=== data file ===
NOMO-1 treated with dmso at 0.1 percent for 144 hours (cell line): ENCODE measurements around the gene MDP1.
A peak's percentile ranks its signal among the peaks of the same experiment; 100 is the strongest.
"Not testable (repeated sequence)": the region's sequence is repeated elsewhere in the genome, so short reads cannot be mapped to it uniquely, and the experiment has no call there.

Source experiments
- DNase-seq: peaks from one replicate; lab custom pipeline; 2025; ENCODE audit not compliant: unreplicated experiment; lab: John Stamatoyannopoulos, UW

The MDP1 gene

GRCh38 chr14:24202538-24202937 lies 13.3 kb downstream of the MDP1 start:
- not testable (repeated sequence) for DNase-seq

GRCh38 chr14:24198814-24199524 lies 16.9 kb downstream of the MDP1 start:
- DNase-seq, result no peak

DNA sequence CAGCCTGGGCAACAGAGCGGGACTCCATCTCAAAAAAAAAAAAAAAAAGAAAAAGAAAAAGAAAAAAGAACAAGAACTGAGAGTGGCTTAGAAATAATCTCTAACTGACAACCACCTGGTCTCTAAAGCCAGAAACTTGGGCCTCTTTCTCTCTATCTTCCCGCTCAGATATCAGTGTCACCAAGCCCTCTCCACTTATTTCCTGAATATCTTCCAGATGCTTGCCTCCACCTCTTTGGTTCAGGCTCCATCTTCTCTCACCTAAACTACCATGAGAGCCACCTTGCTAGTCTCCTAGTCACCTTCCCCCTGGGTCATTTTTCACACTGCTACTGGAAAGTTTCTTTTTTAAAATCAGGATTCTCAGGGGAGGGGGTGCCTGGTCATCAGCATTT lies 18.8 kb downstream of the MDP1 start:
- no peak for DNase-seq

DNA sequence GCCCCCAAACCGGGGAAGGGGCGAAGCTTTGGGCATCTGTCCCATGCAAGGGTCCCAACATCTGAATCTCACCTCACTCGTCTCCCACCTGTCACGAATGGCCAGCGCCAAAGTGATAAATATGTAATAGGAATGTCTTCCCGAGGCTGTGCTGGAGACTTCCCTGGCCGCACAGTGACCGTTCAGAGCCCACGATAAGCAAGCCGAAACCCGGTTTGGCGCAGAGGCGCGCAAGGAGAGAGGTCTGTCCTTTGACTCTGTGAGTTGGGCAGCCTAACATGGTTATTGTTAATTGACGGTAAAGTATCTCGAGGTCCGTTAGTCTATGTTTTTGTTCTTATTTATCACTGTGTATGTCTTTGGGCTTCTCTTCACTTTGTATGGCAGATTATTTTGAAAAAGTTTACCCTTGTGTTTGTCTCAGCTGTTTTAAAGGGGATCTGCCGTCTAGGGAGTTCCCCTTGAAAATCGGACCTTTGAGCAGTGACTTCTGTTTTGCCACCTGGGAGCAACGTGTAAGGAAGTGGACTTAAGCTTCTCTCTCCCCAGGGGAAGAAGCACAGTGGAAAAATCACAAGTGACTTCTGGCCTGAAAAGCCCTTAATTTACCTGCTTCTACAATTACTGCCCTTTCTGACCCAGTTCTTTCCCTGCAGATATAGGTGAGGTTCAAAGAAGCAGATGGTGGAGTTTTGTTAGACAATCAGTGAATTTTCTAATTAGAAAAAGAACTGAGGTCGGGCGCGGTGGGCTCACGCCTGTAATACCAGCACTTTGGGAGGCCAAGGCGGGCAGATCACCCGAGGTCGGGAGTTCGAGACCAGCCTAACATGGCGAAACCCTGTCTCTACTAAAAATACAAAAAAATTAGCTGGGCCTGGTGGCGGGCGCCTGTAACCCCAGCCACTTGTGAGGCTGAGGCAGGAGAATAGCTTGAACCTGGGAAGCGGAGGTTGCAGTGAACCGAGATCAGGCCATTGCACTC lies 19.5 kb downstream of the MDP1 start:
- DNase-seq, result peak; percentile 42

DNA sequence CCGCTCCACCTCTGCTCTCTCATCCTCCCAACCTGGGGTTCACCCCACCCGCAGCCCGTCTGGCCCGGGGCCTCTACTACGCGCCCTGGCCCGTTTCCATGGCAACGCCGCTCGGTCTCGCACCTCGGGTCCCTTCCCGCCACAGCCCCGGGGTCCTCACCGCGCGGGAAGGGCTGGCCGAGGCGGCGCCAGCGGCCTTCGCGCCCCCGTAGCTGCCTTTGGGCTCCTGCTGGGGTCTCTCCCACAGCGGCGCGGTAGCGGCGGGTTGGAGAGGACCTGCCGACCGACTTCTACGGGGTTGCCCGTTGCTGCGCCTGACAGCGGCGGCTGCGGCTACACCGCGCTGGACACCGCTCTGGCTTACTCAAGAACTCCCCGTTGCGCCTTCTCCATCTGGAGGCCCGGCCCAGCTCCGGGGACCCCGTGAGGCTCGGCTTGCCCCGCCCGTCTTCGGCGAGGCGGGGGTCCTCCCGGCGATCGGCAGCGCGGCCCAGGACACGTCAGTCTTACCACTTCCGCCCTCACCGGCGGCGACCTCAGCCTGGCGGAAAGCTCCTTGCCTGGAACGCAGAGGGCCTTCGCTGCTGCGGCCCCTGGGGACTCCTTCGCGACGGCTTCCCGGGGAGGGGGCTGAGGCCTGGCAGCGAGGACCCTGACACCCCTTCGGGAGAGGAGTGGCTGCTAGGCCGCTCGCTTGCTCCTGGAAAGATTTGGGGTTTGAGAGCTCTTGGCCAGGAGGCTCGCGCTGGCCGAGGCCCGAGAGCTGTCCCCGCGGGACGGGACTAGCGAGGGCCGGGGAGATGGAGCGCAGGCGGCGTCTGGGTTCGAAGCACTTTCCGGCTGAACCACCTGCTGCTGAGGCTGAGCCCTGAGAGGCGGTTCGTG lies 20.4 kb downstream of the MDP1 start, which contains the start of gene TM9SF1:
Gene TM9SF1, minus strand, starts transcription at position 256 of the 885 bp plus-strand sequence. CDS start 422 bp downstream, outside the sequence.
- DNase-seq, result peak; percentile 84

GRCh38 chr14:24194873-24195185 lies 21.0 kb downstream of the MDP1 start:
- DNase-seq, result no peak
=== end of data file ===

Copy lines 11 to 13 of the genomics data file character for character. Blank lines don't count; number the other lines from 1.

DNA sequence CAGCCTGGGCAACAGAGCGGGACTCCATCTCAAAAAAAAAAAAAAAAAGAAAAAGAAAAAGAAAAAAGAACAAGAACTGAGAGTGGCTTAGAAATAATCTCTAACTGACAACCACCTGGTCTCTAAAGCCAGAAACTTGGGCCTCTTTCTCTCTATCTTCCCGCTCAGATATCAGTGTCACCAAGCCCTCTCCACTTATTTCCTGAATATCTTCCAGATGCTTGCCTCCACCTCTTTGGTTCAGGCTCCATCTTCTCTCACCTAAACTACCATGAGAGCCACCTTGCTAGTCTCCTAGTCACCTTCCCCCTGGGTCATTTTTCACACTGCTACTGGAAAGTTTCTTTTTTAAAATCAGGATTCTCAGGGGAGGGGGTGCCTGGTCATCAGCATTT lies 18.8 kb downstream of the MDP1 start:
- no peak for DNase-seq

DNA sequence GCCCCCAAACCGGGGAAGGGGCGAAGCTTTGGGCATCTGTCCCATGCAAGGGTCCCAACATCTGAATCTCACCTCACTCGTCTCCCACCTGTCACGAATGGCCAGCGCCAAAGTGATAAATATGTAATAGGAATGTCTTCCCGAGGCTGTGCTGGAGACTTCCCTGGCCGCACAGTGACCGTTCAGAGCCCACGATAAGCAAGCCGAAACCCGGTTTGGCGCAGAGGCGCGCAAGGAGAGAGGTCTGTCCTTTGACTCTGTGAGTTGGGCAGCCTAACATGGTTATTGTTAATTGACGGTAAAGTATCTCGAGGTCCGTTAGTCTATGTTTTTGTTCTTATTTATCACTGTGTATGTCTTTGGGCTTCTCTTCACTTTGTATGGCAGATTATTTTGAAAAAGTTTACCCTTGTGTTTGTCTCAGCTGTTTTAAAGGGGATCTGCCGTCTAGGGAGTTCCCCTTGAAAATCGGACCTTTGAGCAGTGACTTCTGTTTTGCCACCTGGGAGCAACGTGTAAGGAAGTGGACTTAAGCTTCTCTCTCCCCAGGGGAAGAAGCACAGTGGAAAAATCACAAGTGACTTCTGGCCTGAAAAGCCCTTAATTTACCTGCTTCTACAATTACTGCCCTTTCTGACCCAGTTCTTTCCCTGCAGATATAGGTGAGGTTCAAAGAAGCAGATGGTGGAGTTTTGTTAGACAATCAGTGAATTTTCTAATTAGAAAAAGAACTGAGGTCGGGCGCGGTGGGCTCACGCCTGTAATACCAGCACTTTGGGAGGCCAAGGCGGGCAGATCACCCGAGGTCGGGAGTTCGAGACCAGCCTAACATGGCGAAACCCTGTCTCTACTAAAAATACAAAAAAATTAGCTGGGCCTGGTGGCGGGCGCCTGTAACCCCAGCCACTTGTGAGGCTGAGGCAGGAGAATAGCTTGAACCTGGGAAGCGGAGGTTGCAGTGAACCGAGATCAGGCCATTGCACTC lies 19.5 kb downstream of the MDP1 start: